Last November, we wrote an article on the Louboutin red sole trademark case against YSL shortly after Tiffany filed its amicus brief supporting Louboutin’s position at the Second Circuit. Our primary focus was the difference between Tiffany’s and Louboutin’s trademark registrations. Tiffany’s registrations claimed a fairly specific color, namely “robin’s-egg blue,” while Louboutin’s registration simply and broadly claimed “red.” We noted that, at least until the Second Circuit ruled on the issue, it would be advisable to claim colors with some specificity in trademark applications.
As we previously noted, while not perfect, the opinion did a good job of criticizing the breadth and vagueness of the color description in Louboutin’s registration. Now that the Second Circuit has ruled, we feel that we should reexamine the district court’s opinion in light of its characterization by the Second Circuit.
According to the Second Circuit, the district court held “that a single color can never serve as a trademark in the fashion industry” and that “in the fashion industry, single-color marks are inherently ‘functional.’” That’s not how we read the district court’s decision. As we previously noted, the district court did analyze the question of whether a single color could serve as a trademark in the fashion industry and spent considerable time on the functionality issue, but ultimately did not issue any direct holding or per se rule on the viability of single-color marks in this context. Specifically, the district court denied Louboutin’s request for a preliminary injunction (which is based on a likelihood of success standard) because the court had “serious doubts that Louboutin possesses a protectable mark.” Had the district court held that a single color can never serve as a trademark in the fashion industry, it would have stated that Louboutin did not possess a protectable mark rather than merely expressing doubt.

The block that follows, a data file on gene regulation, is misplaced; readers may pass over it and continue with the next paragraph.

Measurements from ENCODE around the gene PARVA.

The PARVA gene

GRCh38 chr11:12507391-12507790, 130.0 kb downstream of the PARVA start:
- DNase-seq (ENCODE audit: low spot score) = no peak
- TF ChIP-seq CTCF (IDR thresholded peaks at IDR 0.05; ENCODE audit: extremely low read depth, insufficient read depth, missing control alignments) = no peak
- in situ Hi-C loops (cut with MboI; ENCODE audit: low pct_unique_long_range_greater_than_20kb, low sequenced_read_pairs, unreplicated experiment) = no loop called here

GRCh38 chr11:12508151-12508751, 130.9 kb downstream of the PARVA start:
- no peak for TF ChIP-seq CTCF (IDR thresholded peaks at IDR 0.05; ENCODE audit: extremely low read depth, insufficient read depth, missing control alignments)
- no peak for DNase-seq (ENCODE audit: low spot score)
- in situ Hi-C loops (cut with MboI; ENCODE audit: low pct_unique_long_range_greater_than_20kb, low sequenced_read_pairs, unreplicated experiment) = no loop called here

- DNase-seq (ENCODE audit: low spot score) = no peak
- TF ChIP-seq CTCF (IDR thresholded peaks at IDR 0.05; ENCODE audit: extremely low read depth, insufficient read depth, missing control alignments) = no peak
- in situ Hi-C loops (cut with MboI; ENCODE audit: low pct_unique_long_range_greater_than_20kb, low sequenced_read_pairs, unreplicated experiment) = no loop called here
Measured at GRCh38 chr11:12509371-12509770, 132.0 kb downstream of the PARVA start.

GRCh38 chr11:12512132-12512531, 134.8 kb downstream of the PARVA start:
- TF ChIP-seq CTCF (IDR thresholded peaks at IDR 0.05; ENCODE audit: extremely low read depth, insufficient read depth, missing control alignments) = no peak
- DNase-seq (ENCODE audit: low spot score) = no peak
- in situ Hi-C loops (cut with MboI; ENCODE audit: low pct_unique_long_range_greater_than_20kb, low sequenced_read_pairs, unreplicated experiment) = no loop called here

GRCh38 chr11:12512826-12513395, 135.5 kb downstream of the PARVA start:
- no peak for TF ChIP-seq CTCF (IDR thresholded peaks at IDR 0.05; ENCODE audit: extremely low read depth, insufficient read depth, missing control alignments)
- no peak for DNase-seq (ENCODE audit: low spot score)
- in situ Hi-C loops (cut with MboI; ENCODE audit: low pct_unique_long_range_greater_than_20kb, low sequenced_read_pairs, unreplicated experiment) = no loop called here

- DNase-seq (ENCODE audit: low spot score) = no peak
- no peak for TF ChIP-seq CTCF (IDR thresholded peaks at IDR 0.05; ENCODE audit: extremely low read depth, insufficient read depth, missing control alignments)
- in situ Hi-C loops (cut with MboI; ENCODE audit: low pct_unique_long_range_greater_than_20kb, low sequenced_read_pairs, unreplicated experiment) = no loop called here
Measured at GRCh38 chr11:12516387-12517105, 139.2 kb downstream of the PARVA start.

Putting aside the issue of how far the district court did or did not go, it seems the Second Circuit missed the mark by not going far enough to limit Louboutin’s trademark rights. The Second Circuit reversed the district court’s order to the extent that it denied Louboutin trademark protection (which it really did not at the preliminary injunction stage, but might have at a later stage of the proceedings) and limited the mark to a red outsole contrasting with the other parts of the shoe (and ordered that Louboutin’s registration be amended accordingly). Since YSL’s allegedly infringing shoes were monochromatic, the Second Circuit affirmed the denial of the injunction based on its ruling that Louboutin’s rights were limited to contrasting uppers. However, the Second Circuit did not address the claimed “red” color itself or the type of footwear to which the red color is applied.
The district court spent a good number of paragraphs discussing the vagueness and ambiguity of Louboutin’s trademark with respect to both of these issues. Let’s first take a look at the color dimension. Here’s what we said last November concerning the vagueness and breadth of the claimed color:
Imagine the difficulty for competitors – are fire engine, cherry, and brick red all covered by Louboutin’s registration? There are difficulties on the consumer side too – can multiple shades of red establish sufficient secondary meaning to support the registration, and can the average person even tell the difference between certain shades?